Benoit (Xavier Beauvois) has planned out his life. Unfortunately he has forgotten the military duty. After he is called to duty he tries everything to get around. He goes to a psychiatrist ... See full summary »
Present-day Chad. Adam, fifty-five, a former swimming champion, is pool attendant at a smart N'Djamena hotel. When the hotel gets taken over by new Chinese owners, he is forced to give up ... See full summary »
An old Hobo is spending his days picking up cans to feed himself, but he is known around town for telling great stories to those who care to listen. His stories tell of fantastic voyages of... See full summary »
Matthieu and Eric are two brothers who work at the same factory as their father in Normandy. When his father is dismissed for smoking on the factory floor, Matthieu is incensed and tries to have him reinstated, in vain. His brother has just got married and, with a child and mortgage on the way, is reluctant to stir up trouble. Likewise, Matthieu's fellow workers refuse to get involved. Then ... See full summary »
In 1996, in Algeria, eight French monks of The Monastery Notre-Dame de l'Atlas of Tibhirine have a simple life serving the poor community that was raised around the monastery. During the Algerian Civil War, they are threatened by terrorists but they decide to stay in the country and not return to France. One night, the extremists break in the monastery and abduct seven monks. A couple of months later, they are found dead in controversial circumstances. Written by
Claudio Carvalho, Rio de Janeiro, Brazil
The official French submission for the Foreign Language Film Award at the 83rd Academy Awards. See more »
Should it ever befall me, and it could happen today, to be a victim of the terrorism swallowing up all foreigners here, I would like my community, my church, my family, to remember that my life was given to God and to this country. That the Unique Master of all life was no stranger to this brutal departure. And that my death is the same as so many other violent ones, consigned to the apathy of oblivion. I've lived enough to know, I am complicit in the evil that, alas, prevails over ...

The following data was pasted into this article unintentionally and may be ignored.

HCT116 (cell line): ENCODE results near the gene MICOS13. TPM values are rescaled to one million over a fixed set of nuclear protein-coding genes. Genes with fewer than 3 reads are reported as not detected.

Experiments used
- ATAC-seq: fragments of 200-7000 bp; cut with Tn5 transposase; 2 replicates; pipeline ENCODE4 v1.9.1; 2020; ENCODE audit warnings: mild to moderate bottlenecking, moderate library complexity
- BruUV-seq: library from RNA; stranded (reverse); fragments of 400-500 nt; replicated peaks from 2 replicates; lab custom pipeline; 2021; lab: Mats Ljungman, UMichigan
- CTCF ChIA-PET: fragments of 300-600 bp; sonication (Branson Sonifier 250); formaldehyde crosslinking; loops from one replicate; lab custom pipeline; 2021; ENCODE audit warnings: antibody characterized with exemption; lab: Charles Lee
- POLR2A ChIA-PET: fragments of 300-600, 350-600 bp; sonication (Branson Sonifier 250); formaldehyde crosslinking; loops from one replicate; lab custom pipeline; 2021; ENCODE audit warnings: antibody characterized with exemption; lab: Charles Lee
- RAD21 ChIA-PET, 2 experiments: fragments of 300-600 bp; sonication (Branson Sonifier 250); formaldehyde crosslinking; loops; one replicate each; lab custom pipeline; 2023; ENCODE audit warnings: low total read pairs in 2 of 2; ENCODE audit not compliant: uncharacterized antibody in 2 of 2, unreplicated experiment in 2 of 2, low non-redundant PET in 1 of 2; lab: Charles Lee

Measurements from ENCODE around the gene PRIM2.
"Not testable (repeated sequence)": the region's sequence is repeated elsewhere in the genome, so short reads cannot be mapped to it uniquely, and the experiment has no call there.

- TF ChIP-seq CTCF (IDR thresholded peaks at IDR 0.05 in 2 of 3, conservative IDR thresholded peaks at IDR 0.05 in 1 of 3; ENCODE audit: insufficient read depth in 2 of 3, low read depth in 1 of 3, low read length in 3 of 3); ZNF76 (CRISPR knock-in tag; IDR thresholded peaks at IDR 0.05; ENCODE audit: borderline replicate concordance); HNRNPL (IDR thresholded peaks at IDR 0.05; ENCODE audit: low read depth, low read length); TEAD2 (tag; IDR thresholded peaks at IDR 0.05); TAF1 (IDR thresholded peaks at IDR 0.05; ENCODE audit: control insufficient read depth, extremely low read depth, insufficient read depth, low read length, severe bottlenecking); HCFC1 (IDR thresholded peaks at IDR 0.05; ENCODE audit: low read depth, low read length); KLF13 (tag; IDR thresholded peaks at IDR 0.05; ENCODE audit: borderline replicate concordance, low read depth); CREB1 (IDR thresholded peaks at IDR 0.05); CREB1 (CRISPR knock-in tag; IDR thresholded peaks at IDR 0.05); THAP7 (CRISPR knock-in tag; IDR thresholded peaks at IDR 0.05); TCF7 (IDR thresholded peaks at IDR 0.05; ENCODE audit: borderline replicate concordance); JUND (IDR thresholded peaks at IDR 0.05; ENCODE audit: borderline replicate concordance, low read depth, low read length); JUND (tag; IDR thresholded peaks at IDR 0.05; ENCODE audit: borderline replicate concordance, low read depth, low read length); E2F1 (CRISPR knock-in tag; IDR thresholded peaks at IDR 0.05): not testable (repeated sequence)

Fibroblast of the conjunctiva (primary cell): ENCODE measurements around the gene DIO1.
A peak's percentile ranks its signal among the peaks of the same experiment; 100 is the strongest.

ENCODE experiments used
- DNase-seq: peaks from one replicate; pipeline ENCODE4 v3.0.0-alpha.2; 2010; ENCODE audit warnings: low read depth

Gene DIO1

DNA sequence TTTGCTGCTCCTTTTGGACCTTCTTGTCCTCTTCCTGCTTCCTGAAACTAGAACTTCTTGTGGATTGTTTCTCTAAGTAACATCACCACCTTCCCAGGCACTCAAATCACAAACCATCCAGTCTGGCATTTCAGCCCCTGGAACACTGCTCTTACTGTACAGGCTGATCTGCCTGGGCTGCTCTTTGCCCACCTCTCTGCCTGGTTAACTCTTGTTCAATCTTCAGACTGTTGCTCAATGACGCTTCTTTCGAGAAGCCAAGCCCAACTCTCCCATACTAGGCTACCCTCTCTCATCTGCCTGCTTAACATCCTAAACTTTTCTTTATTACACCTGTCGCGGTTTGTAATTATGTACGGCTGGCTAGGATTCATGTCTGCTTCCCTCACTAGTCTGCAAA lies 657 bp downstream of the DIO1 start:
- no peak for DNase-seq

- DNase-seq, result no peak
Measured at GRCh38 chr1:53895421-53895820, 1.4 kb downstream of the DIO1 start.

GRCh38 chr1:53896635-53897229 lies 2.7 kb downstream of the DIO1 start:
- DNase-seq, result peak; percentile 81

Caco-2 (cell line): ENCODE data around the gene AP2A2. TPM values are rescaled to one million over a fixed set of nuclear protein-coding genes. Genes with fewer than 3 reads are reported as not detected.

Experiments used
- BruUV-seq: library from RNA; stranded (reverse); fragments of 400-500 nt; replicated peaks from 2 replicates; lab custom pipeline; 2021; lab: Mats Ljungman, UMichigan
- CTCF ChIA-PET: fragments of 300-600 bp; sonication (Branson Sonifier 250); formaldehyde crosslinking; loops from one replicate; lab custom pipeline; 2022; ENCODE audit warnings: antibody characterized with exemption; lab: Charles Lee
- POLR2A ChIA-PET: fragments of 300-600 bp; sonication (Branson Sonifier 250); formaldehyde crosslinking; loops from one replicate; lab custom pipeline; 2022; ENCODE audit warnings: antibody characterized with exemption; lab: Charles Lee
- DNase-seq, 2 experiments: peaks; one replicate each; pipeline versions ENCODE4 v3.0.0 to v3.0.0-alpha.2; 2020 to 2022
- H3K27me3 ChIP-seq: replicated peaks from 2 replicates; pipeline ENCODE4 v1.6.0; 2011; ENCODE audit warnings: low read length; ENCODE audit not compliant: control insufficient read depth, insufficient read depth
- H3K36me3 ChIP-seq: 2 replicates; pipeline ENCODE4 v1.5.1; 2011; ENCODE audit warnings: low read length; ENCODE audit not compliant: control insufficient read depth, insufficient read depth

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The plot of this film can be summarised as: Christian monks live peacefully in Muslim country, political situation changes, monks have to decide whether to leave or to stay. Boring, you may say, nothing happens, you may say and, in one sense you'd be right. But..... The point about this film is not the plot. What this film acknowledges is that the real drama of human existence is internal, the real action in our lives takes place inside of us and the real journeys that we make are in our minds and our souls. This is a film about relationships, between different communities, between individual members of the same community, between individuals and God and between individuals and themselves. This is a film about identity and place - two things we all have in common, like it or not. Personally, I found the religious aspect of the film intriguing. We live in a world in which religion is, again, being used to justify momentous acts. An analysis of how that works and what it means has to be relevant. But even if you are not interested by this, or are, as I know many people are, turned off by the mention of the words "religion" or "God" what the film does is to allow it's audience to begin to look behind these literal concepts at how the spiritual (whatever that might mean to you) functions in our daily lives. So, 9/10. 10/10 is very tempting but the film is not perfect. It would probably be boring if it was and a very definite recommendation. Oh, and by the way, it has some beautiful scenery, some stunning and innovative cinematography and some crackingly good looking men.
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